Fever Pitch (2005)

Admittedly, there was no reason whatsoever to remake the 1997 film Fever Pitch, which was about soccer and took place in Britain. True, the majority of Americans are going to like a movie about baseball far more than one about soccer, so this one has far more box office potential, but in terms of general plot and themes, the films are essentially identical. They’re also both based on the same source material, which in this case is a novel by Nick Hornby. It makes sense that they’re similar.

Despite the differences in sports, neither film is truly about the event that takes place in a large stadium and consumes the thoughts of fans on a daily basis. They’re about relationships and addictions, learning to let go or hold on, and about finding the right balance in one’s life. The sport causes more tension that it ought to, and becomes one of the main sources of conflict, but it could easily be replaced with something else — anything that takes up too much time for one of the parties in a relationship could serve this function, and it’s for this reason that Fever Pitch seems very familiar.

It’s usually work that fits this role. Someone spends too much time at the office, leading to the partner and possibly the offspring to feel neglected. That someone then has to either choose one or the other — the family life or the working one — or strike a balance to make everything work out, often giving up a promotion in the process. You have seen this film before. In fact, Fever Pitch has a character who does work incredibly hard to secure a promotion. It just never gets in the way of her real life. She’s too smart for that.

Fever Pitch takes place in the 2004 baseball season, which you’ll remember (or try to forget, if you’re a Yankee fan), as the one in which a miraculous comeback occurred for the Boston Red Sox. The film takes place in hindsight, and never once tries to make you question whether or not the Sox will come back after being down 3-0 in the division series. However, because the characters don’t know this, there’s some dramatic irony to be had at their expense.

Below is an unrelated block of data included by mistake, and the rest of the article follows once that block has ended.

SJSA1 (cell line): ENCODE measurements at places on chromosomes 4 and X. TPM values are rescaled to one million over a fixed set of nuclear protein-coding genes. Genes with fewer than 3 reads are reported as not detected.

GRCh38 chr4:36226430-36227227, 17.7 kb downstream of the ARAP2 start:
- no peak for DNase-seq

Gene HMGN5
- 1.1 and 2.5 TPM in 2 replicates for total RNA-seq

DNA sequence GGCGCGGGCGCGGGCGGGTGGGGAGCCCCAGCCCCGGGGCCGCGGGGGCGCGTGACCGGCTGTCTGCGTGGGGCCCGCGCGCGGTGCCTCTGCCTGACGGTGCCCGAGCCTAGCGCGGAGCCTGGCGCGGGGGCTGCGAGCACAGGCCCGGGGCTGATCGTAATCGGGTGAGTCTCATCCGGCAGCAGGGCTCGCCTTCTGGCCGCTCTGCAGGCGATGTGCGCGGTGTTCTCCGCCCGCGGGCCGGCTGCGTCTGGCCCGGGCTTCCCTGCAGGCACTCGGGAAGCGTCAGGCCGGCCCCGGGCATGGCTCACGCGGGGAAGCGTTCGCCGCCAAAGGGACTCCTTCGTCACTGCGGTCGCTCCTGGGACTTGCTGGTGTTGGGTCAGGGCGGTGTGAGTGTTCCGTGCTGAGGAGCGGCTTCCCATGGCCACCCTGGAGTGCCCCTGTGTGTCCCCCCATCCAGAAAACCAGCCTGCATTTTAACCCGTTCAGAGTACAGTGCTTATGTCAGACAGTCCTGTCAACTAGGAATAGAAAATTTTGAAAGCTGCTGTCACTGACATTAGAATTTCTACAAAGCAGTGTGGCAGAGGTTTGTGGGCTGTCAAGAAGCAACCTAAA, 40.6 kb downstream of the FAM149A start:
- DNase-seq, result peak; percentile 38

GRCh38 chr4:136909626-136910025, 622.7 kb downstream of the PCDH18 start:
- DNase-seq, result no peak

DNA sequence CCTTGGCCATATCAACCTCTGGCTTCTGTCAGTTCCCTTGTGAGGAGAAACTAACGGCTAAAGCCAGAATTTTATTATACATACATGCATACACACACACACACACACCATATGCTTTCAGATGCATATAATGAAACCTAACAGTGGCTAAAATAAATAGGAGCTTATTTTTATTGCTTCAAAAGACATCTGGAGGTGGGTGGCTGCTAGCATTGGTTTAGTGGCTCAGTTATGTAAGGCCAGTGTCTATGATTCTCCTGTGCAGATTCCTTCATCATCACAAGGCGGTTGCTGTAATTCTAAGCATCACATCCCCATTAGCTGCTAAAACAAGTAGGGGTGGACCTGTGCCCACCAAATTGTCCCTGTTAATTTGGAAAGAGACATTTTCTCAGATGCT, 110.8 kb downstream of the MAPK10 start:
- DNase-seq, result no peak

There are two leads. The first is the die-hard Sox fan, schoolteacher Ben Wrightman (Jimmy Fallon). His uncle passed on season tickets, and he hasn’t missed a game in the last eleven years. He meets a woman, Lindsey Meeks (Drew Barrymore), during the off-season, and seems like the perfect man. It’s only once the season starts that she learns just how important the Sox are to his life, and how big of a hurdle this addiction, for lack of a better word, will be to overcome.

To the film’s credit, they try so very hard to make it work, and it seems for the longest time that they will. Fever Pitch seems to be building to the big reveal, where she’ll dump him on the spot for being a manchild about the Sox, but then it doesn’t go there. It feels real because of this. You can see their relationship going in either direction, and because each character feels like someone you’ve known, it feels genuine. It avoids romantic comedy pitfalls until the very end, and by that point, it doesn’t matter; you’re already hooked.

What makes the sports part of the story more interesting than your typical “overworked at the office” one is that (1) you know the outcome and (2) it can work as an inspiration to be perfectly juxtaposed against the conclusion to the romance storyline, regardless of outcome. If it’s not a happy ending, then that’s emphasized by the cheers of the crowd ad Ortiz his another walk-off home run. If it’s a happy ending, then it’s all the happier.

The film is very sweet, quite gentle, humorous, and not at all challenging. That’s okay. Do you expect a rom-com to make you think? What it does is creates a couple of relatable people, puts them in a relationship, and lets them work out their troubles, one way or another. It’s a touching and actually quite moving film, and it has a point, too. It does lose humor as it progresses, but I found that to be acceptable. It moves into more romance than comedy, and that’s what makes it somewhat affecting.

I’ve never been a huge fan of Drew Barrymore, but she plays the working woman well in this film. Jimmy Fallon does his best work at the beginning, when his charming, nice-guy routine mixed with a keen sense of humor is used to woo the lady. In real drama, neither succeeds, but that’s why it’s a romantic comedy and not a drama. Different actors would have been cast if it was. It’s worth noting that these are the only two actors and characters that matter; the film is about them, squarely about them, and while there are some supporting roles that get some screen time, they ultimately don’t matter.

Fever Pitch is a good romantic comedy. How many times can you utter those words without a hint of irony or sarcasm? Maybe one in every ten? Twenty? By mixing sports with love, it creates a funny and touching movie. It places two very real character into a relationship and lets them work it all out for themselves. It feels genuine, it never lingers, it’s harmless, and I had a good time with it. It’s an unnecessary remake, but it’s a good film and I’m perfectly okay with it existing. You should give it a watch.

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